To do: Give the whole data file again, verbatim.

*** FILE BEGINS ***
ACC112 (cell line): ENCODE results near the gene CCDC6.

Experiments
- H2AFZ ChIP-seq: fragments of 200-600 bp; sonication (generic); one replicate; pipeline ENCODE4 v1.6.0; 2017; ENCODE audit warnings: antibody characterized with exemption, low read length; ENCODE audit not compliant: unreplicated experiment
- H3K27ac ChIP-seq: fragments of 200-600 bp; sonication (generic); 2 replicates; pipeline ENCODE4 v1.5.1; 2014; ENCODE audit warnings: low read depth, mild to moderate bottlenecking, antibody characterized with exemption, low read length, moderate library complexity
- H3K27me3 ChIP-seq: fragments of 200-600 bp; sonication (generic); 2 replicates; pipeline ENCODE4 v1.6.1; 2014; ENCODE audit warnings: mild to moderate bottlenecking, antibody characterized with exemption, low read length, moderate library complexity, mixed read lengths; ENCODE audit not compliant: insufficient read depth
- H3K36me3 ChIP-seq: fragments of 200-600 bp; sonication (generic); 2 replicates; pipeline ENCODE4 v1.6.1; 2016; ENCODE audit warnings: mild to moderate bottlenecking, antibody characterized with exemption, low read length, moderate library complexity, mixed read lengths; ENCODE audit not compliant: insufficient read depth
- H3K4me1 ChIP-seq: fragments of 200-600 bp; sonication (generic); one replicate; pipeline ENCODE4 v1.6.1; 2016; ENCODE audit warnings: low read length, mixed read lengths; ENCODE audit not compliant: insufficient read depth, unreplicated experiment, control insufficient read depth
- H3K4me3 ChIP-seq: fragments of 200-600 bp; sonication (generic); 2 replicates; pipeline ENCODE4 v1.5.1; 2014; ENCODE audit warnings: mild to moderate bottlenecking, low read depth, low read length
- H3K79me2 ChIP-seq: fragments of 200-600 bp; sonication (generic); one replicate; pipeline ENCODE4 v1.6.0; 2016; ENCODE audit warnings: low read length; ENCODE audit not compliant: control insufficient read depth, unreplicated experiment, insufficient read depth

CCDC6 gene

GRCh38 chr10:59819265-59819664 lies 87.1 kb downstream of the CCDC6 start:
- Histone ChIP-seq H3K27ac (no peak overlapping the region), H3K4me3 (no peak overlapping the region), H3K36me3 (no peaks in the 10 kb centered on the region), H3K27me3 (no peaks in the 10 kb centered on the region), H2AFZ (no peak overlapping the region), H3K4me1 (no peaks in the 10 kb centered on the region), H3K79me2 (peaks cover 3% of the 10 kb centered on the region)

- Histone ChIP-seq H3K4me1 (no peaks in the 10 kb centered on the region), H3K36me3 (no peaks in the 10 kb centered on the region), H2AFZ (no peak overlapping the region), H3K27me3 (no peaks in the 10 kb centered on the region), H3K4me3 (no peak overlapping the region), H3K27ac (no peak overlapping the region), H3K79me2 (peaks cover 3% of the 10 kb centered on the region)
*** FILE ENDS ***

ACC112 (cell line): ENCODE results near the gene CCDC6.

Experiments
- H2AFZ ChIP-seq: fragments of 200-600 bp; sonication (generic); one replicate; pipeline ENCODE4 v1.6.0; 2017; ENCODE audit warnings: antibody characterized with exemption, low read length; ENCODE audit not compliant: unreplicated experiment
- H3K27ac ChIP-seq: fragments of 200-600 bp; sonication (generic); 2 replicates; pipeline ENCODE4 v1.5.1; 2014; ENCODE audit warnings: low read depth, mild to moderate bottlenecking, antibody characterized with exemption, low read length, moderate library complexity
- H3K27me3 ChIP-seq: fragments of 200-600 bp; sonication (generic); 2 replicates; pipeline ENCODE4 v1.6.1; 2014; ENCODE audit warnings: mild to moderate bottlenecking, antibody characterized with exemption, low read length, moderate library complexity, mixed read lengths; ENCODE audit not compliant: insufficient read depth
- H3K36me3 ChIP-seq: fragments of 200-600 bp; sonication (generic); 2 replicates; pipeline ENCODE4 v1.6.1; 2016; ENCODE audit warnings: mild to moderate bottlenecking, antibody characterized with exemption, low read length, moderate library complexity, mixed read lengths; ENCODE audit not compliant: insufficient read depth
- H3K4me1 ChIP-seq: fragments of 200-600 bp; sonication (generic); one replicate; pipeline ENCODE4 v1.6.1; 2016; ENCODE audit warnings: low read length, mixed read lengths; ENCODE audit not compliant: insufficient read depth, unreplicated experiment, control insufficient read depth
- H3K4me3 ChIP-seq: fragments of 200-600 bp; sonication (generic); 2 replicates; pipeline ENCODE4 v1.5.1; 2014; ENCODE audit warnings: mild to moderate bottlenecking, low read depth, low read length
- H3K79me2 ChIP-seq: fragments of 200-600 bp; sonication (generic); one replicate; pipeline ENCODE4 v1.6.0; 2016; ENCODE audit warnings: low read length; ENCODE audit not compliant: control insufficient read depth, unreplicated experiment, insufficient read depth

CCDC6 gene

GRCh38 chr10:59819265-59819664 lies 87.1 kb downstream of the CCDC6 start:
- Histone ChIP-seq H3K27ac (no peak overlapping the region), H3K4me3 (no peak overlapping the region), H3K36me3 (no peaks in the 10 kb centered on the region), H3K27me3 (no peaks in the 10 kb centered on the region), H2AFZ (no peak overlapping the region), H3K4me1 (no peaks in the 10 kb centered on the region), H3K79me2 (peaks cover 3% of the 10 kb centered on the region)

- Histone ChIP-seq H3K4me1 (no peaks in the 10 kb centered on the region), H3K36me3 (no peaks in the 10 kb centered on the region), H2AFZ (no peak overlapping the region), H3K27me3 (no peaks in the 10 kb centered on the region), H3K4me3 (no peak overlapping the region), H3K27ac (no peak overlapping the region), H3K79me2 (peaks cover 3% of the 10 kb centered on the region)